David Suzuki Foundation now recruiting Butterflyway Rangers from across Canada
TORONTO — The David Suzuki Foundation is recruiting keen volunteers from throughout Canada to take part in the award-winning Butterflyway Project as “Butterflyway Rangers.” The project aims to reimagine gardens, lawns, roadsides, parks and schoolyards as neighbourhood-wide networks of habitat for wild bees and butterflies, fueled by the enthusiasm and ingenuity of local Rangers.
“We are looking for community-builders, storytellers, nature lovers, schemers and dreamers to become the next troop of Butterflyway Rangers,” said Butterflyway Project lead Jode Roberts. “Rangers will receive online training and ongoing guidance on how to recruit friends and neighbours to help bring wild bees and butterflies back to their neighbourhoods, one fun wildflower planting at a time.”
Over the past four years, hundreds of Butterflyway Rangers from Victoria, British Columbia to Valley, Nova Scotia have established native wildflower plantings in yards, balconies, parks and schools throughout their neighbourhoods. The plantings provide habitat to support local insects like wild bees and butterflies, while making the neighbourhoods greener, healthier and wilder.
Until February 5, residents will be able to apply to become official Butterflyway Rangers. Participants will receive free online Ranger training, official Ranger T-shirts and Butterflyway garden signs, plus ongoing support from David Suzuki Foundation staff and the existing community of more than 1,000 Rangers trained since 2017.
“Despite the uncertainty of the pandemic, last year our amazing community of Rangers made magic happen by inspiring their friends and neighbours to take action and getting tons of pollinator-friendly wildflowers into the ground,” said BC Butterflyway Project lead, Winnie Hwo. “We can’t wait to see what magic Rangers can conjure in 2021.”
The Butterflyway Project is proudly supported by national partners Nature’s Way, Cascades and Monarch Nation. For more information about the Butterflyway Project, visit www.davidsuzuki.org/butterflyway.
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For more information or to arrange an interview, please contact:
About: The David Suzuki Foundation (davidsuzuki.org) is a leading Canadian environmental non-profit organization. The Foundation has offices in Vancouver, Toronto and Montreal. The Butterflyway Project is an award-winning national campaign to create pollinator habitat in communities throughout Canada.
About the David Suzuki Foundation’s Butterflyway Project
- The David Suzuki Foundation’s Butterflyway Project launched in 2017 in Toronto, Markham, Richmond and Victoria, and in Montreal as l’effet papillon
- In the first four years, 1,008 project volunteers have planted 54,000+ native wildflowers in 1,000+ pollinator patches in 100+ communities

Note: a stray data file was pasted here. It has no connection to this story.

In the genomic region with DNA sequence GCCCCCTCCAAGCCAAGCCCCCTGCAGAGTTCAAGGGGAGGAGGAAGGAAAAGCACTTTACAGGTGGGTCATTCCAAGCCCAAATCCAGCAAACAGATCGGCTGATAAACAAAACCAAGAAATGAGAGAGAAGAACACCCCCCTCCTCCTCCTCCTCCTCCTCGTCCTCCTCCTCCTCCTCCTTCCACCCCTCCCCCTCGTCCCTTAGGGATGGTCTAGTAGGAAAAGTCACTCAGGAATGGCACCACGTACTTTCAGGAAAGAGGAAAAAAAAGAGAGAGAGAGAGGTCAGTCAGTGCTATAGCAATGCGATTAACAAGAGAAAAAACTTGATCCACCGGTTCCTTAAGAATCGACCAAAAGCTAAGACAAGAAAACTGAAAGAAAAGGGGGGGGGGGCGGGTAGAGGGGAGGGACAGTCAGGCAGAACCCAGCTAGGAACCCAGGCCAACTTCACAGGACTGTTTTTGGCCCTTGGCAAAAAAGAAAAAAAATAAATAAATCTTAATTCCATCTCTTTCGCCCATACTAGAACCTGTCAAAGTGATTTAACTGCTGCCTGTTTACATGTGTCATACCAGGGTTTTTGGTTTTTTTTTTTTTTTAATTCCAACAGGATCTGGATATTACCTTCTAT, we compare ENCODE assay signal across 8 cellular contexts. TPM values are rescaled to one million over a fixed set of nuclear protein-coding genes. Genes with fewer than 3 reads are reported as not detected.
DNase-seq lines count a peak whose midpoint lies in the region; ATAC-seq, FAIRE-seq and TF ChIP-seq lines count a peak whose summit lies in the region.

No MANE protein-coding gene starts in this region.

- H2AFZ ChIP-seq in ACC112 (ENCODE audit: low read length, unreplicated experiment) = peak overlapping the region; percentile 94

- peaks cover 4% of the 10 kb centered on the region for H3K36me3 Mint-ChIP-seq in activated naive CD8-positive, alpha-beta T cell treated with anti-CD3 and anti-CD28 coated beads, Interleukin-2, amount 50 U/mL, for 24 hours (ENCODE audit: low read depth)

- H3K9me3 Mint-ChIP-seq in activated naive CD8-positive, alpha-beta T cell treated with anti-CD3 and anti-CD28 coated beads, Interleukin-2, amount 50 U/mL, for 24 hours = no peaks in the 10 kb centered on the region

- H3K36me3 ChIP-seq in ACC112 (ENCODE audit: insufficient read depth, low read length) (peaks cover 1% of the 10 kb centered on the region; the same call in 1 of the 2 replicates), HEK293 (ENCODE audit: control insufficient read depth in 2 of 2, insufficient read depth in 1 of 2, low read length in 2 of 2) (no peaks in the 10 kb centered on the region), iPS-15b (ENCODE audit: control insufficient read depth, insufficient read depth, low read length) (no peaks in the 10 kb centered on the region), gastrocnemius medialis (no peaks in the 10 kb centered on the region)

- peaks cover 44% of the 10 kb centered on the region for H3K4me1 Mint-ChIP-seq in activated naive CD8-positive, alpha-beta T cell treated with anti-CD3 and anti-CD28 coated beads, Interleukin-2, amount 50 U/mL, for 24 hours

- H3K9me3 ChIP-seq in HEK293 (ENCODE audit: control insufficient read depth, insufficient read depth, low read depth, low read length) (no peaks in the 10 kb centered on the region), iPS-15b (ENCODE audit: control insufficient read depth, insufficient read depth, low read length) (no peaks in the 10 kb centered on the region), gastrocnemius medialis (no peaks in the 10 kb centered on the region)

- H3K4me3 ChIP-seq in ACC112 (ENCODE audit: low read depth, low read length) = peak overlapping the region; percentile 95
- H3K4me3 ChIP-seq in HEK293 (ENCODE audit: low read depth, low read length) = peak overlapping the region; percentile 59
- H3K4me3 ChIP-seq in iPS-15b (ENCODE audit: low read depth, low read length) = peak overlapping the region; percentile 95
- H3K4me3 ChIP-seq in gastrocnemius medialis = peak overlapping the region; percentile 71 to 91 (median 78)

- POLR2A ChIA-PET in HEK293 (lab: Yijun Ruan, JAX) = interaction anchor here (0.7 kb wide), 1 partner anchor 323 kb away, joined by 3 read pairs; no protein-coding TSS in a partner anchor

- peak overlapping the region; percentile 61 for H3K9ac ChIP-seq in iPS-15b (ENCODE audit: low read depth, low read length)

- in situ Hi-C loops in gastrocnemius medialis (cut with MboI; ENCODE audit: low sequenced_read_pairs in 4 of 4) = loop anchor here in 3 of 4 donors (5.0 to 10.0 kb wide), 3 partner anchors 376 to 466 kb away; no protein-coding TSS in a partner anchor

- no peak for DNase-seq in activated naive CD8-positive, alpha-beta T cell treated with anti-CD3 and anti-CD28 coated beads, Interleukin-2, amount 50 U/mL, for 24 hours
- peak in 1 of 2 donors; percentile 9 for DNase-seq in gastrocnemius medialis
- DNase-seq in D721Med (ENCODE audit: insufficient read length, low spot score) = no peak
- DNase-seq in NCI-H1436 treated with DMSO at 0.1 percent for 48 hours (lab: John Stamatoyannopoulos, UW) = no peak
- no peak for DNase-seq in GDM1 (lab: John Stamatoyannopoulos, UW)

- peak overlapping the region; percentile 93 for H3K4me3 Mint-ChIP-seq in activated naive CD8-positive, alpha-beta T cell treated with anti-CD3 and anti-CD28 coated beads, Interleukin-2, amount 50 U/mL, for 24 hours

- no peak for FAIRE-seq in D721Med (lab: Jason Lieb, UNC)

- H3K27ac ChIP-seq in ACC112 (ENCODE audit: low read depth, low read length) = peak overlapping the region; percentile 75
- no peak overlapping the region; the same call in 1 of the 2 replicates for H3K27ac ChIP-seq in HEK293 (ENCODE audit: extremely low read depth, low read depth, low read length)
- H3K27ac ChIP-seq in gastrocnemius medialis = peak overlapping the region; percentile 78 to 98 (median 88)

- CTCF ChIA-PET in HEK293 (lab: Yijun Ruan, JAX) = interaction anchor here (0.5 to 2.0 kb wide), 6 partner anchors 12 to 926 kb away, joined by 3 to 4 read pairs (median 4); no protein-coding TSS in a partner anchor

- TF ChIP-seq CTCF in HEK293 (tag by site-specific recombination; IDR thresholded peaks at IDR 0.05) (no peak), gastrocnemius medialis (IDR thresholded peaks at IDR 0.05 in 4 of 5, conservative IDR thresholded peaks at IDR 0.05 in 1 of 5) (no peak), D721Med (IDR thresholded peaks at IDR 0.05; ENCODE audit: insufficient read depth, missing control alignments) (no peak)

- Official Butterflyways have been established in Toronto, Markham, Richmond, Victoria, Scarborough, District of North Vancouver, Vancouver, Calgary, Collingwood, Ottawa, Halton Hills and Winnipeg
- The Butterflyway Project won the 2020 Nature Inspiration Award from the Canadian Museum of Nature and is based on the Homegrown National Park Project (2013-2016)
Select stories from Butterflyway Rangers in 2020:
- Ranger Katherine recruited 51 households to join the Halton Hills Butterflyway, planting hundreds of wildflowers in parks and at town hall
- Rangers Patrick and Melissa knocked on hundreds of doors in Vancouver’s Point Grey neighbourhood, handing out brochures made at a local school and convincing 60 neighbours to plant butterfly gardens
- In Calgary, Ranger David recruited his neighbourhood association to help establish the Beddington Butterflyway, Alberta’s first official Butterflyway, which included wildflower-filled planters and 30 home gardens
- Ranger Dorte and the Cliffcrest Butterflyway team in Scarborough grew more than 1,000 native wildflowers from seeds and distributed them to neighbours and local schools
- Winnipeg Rangers established more than 30 Butterflyway gardens in schools, yards and parks in partnership with the Winnipeg Wildflower Project and Manitoba Master Gardeners
- Ranger Jessica and her crew created a new organization, Pollinate Collingwood, and established two dozen new pollinator plantings in their Ontario town
- Ranger Julie in Markham, Ontario, ordered wildflower kits from a local native plant nursery for more than a dozen friends and neighbours, and organized safe plant pickups from her porch and online garden tours
- Keen Rangers in Prince Albert, Saskatchewan and Markham and Toronto, Ontario, all dug into their mission to plant native wildflowers, transforming their entire front yards into butterfly sanctuaries
- Ranger Karen made 28 Butterflyway classroom presentations and partnered with classes and a local youth group to plant butterfly gardens in Riverview, New Brunswick
- Rangers Dani and Shiri went to work at their workplaces, establishing pollinator and food gardens at their Toronto offices, and Ranger Carey provided free native wildflowers for her company’s clients in Winnipeg and Calgary